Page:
Stepping into my Discomfort Zone: Is radicalisation and extremism represented in experimental Francophone Culture, and what even is Neuroaesthetics?

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In July 2018, Maria Allon joined forces with Dr Stephen Forcer, head of the Modern Languages department, for the research project ‘Understanding Extremes: Neuroaesthetics, Radicalism, and Experimental Francophone Culture’. This post reflects on Maria’s time on the scholarship, and what she has learnt about how Islamic terrorism is reported in the Francophone world, and whether works of experimental film on the topic can be used in neuroscientific study.

UG Researcher Maria Allon
UG Researcher Maria Allon

Five weeks of my summer has been spent knee-deep in research combining my love of the French language and my fascination with the unnerving topic of terrorism with the neuroscientific study of the Arts, known as the field of Neuroaesthetics. My research timeline was split into two halves: I would spend the first half of the project building a bibliography of primary sources for a literature review on the subject of Islamic Extremism in Francophone culture, in particular in experimental film, with the final portion of the project focussing on the research currently available on the topic of Neuroaesthetics.

Even before the project began, Dr Forcer encouraged me to follow my curiosity and see where it could take me. I’ve always been interested in ‘taboo’ subjects, and my research allowed me to explore areas within the topic of terrorism that particularly pique my interest. For example, throughout the scholarship I had the opportunity to explore the role played by unrest in the Paris banlieues and French prisons in the radicalisation process of an individual.

My focus for the first part of the project was to explore the kinds of film about Islamic terrorism already available to audiences, and particularly if any directors have made non-narrative, experimental films on the subject. Thanks to a translation module I took last year, I was already familiar with the 2012 action thriller Made in France and Les Salafistes, a controversial documentary film about the presence of the hard-line fundamentalist movement in West Africa. These ended up providing a really good starting point for my searches.

However, I got to a point where I felt I had hit a wall because I was struggling to find directors who were addressing terrorism through experimental cinema. Through interacting with Dr Forcer, I became aware of another non-narrative film by Franco-American filmmaker Éric Baudelaire. But finding this film seemed near-impossible, so I decided to try and get in contact with Baudelaire (or, at least, with someone on his PR team). I really wasn’t expecting to hear anything back, but little did I know that I’d find an email in my inbox a couple of days later from one of his team sending me in the right direction. If this scholarship has taught me anything, it’s that my formal written French email correspondence is now pretty fool-proof!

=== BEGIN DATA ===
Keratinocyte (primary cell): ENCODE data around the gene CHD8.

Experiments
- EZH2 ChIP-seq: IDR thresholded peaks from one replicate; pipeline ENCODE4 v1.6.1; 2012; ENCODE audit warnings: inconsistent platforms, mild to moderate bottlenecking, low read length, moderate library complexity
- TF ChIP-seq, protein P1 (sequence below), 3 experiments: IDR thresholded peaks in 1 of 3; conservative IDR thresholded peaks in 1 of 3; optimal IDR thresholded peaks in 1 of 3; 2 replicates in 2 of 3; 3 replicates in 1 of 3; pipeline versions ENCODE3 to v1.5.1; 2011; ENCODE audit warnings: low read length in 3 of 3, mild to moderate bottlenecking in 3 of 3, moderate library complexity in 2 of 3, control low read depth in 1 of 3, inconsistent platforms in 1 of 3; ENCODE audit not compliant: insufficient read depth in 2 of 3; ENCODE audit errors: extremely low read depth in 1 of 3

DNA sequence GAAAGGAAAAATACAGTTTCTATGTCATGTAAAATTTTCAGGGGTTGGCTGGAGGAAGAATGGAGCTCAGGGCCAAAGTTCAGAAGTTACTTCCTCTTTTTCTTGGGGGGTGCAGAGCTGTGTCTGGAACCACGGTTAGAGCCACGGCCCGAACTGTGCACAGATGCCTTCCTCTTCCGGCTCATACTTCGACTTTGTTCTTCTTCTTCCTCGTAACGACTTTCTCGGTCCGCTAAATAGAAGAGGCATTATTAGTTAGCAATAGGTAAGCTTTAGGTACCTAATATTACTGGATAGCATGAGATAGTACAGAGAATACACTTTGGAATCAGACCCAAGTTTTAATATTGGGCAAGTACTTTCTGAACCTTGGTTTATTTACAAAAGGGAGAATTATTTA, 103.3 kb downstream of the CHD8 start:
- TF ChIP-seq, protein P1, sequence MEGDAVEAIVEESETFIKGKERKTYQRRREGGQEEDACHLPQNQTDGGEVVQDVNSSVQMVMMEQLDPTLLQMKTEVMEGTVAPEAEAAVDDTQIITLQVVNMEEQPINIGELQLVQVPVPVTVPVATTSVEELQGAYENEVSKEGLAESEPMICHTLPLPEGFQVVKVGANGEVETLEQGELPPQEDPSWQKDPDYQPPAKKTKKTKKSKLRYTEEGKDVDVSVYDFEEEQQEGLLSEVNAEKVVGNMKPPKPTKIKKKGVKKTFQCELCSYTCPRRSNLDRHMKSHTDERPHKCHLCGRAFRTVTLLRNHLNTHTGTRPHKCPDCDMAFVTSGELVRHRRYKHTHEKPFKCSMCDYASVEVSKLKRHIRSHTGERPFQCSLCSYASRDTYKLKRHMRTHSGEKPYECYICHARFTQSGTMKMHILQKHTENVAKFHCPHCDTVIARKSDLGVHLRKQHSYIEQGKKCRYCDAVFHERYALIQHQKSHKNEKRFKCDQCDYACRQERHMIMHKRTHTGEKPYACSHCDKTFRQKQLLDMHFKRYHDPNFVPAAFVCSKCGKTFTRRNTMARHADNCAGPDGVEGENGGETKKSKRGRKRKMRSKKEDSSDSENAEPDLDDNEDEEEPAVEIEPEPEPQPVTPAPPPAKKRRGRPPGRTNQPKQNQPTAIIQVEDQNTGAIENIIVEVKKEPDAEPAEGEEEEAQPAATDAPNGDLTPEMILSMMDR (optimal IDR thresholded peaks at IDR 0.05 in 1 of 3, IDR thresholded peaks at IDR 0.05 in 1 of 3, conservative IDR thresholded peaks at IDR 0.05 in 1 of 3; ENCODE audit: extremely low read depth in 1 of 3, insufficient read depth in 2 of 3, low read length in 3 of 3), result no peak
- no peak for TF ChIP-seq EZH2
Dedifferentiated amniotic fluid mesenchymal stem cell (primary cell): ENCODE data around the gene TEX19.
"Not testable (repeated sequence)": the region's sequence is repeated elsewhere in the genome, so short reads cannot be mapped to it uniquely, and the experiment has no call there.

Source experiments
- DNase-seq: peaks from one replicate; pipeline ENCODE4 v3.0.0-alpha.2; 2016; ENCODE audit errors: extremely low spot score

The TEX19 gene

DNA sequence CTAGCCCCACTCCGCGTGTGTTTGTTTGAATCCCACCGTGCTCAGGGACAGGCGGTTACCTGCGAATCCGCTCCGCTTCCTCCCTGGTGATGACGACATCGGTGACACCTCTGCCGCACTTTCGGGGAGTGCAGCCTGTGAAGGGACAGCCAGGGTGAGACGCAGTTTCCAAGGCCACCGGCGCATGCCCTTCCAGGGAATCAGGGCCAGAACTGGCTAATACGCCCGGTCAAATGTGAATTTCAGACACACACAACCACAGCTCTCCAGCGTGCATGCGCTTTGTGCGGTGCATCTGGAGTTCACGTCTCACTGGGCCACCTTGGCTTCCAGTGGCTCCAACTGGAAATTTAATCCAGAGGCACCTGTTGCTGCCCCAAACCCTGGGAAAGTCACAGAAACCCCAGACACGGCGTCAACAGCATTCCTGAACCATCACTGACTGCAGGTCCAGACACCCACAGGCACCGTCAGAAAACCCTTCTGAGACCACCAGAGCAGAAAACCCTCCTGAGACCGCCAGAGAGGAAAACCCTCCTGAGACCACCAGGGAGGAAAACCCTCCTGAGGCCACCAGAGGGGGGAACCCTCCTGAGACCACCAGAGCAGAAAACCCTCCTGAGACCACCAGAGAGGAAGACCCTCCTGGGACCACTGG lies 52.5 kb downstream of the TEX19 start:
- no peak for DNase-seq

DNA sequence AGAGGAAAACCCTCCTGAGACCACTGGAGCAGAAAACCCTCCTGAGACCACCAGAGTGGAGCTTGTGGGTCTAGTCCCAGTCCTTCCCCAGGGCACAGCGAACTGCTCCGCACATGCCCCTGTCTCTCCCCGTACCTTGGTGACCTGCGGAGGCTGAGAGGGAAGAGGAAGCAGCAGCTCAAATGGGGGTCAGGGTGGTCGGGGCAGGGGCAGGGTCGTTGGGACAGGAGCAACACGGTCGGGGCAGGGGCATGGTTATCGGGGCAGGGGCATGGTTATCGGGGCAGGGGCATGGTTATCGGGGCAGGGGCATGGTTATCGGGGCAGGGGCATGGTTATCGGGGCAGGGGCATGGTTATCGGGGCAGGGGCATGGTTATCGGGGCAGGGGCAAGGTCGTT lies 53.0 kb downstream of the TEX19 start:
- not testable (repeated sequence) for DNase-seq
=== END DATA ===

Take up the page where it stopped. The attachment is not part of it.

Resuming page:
The second part of the project focussed on creating a bibliography of research in Neuroaesthetics, a relatively new field in Cognitive Psychology encompassing the study of Neuroscience and Art. As a languages student, daunted doesn’t describe how I felt about undertaking this aspect of the project! But thanks to the research I did, I stumbled across and was able to attend a postgraduate research event in London. This was a fantastic opportunity to experience a research event, giving me more insight into an area of academia I wouldn’t have necessarily experienced otherwise.

I really hope that my curiosity for the explorations I pursued will open up doors for Dr Forcer to uncover further in his wider research. My experience on the scheme taught me a lot about how to successfully approach and undertake academic research and interact with academics in a professional setting. My regular Skype check-ins with Dr Forcer proved invaluable and helped me to better understand the importance of collaboration in research.

10,000 words, and over 180 hours later, I am so proud to have produced academic research to a calibre I have never produced before. Before starting the scholarship, I didn’t expect for independent study to be the most challenging aspects of high-level academic research. As somebody who enjoys their own company, I thought that maintaining self-motivation would come naturally to me over my five week period on the scheme. Spoiler alert: it didn’t! But despite the various obstacles I faced, I learnt how I can improve my preexisting research techniques effectively. The academic skills I’ve learnt as an undergraduate researcher will, no doubt, be invaluable when it comes to dissertation writing in my final year at Birmingham, and I am grateful that I have been able to develop my curiosity into an area of study that I may not get the opportunity to pursue again.

Maria Allon, BA Modern Languages

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